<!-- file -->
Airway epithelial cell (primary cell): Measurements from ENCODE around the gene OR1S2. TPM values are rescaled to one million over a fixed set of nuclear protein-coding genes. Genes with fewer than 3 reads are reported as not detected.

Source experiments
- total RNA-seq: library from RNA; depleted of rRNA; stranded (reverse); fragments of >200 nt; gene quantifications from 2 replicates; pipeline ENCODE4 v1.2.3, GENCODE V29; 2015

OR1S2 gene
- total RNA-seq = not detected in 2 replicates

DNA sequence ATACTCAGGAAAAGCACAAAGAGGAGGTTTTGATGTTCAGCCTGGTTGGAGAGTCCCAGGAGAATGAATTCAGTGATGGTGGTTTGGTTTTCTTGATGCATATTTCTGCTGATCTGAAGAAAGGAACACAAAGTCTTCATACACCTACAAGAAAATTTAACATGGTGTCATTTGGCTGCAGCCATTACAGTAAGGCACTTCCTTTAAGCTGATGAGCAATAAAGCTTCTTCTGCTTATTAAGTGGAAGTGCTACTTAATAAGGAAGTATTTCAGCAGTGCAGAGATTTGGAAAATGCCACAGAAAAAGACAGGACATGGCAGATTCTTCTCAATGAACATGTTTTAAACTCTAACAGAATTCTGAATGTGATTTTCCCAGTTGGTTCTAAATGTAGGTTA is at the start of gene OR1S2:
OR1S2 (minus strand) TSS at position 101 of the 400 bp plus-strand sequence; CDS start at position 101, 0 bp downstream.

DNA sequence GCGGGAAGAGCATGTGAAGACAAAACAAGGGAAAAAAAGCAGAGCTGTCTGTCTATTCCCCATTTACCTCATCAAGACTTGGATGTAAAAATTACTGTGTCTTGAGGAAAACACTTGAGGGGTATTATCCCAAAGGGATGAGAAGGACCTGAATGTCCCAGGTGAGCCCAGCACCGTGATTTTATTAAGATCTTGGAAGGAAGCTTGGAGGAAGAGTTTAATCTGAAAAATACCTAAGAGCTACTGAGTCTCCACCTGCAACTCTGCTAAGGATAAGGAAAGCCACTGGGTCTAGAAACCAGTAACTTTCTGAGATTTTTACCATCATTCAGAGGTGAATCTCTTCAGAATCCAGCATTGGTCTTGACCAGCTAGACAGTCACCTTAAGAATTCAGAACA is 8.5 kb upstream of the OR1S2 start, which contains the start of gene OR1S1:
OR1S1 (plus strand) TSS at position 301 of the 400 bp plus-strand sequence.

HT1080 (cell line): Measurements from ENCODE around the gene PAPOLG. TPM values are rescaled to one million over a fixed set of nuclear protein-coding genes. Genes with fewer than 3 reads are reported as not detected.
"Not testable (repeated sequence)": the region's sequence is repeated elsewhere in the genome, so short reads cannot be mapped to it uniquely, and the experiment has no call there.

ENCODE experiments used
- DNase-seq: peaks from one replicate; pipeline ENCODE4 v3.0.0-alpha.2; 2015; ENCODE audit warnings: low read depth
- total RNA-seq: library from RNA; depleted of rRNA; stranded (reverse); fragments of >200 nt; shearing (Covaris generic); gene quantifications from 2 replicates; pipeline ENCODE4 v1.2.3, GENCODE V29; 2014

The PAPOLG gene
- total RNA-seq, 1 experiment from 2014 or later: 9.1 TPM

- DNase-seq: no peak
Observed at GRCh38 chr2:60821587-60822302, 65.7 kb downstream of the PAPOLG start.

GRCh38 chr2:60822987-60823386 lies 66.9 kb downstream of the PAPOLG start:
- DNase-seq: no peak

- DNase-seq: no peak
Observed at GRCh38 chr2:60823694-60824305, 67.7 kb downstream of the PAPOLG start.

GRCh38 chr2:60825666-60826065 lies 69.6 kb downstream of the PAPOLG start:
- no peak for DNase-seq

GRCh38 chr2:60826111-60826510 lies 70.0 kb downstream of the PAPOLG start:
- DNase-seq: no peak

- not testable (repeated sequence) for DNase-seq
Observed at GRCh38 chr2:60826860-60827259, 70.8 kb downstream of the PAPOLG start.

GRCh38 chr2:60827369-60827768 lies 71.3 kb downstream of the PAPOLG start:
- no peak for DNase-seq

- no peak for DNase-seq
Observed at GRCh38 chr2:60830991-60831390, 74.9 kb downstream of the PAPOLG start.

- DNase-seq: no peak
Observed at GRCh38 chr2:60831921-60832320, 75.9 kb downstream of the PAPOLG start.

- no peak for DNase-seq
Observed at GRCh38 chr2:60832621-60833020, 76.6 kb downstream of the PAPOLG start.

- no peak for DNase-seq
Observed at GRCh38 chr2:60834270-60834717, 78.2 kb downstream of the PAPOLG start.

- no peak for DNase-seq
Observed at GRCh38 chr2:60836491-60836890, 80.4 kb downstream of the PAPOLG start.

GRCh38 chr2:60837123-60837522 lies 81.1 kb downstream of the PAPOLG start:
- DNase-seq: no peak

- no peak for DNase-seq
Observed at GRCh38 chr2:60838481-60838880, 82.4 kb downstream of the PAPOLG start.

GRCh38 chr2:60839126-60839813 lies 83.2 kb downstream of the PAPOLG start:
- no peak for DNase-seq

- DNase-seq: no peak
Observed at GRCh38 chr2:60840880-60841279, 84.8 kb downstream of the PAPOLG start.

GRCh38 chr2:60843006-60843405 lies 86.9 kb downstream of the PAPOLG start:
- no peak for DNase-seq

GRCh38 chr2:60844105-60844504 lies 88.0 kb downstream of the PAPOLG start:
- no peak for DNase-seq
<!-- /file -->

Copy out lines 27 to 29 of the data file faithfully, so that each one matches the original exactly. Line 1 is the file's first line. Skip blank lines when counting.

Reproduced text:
- not testable (repeated sequence) for DNase-seq
Observed at GRCh38 chr2:60826860-60827259, 70.8 kb downstream of the PAPOLG start.

GRCh38 chr2:60827369-60827768 lies 71.3 kb downstream of the PAPOLG start: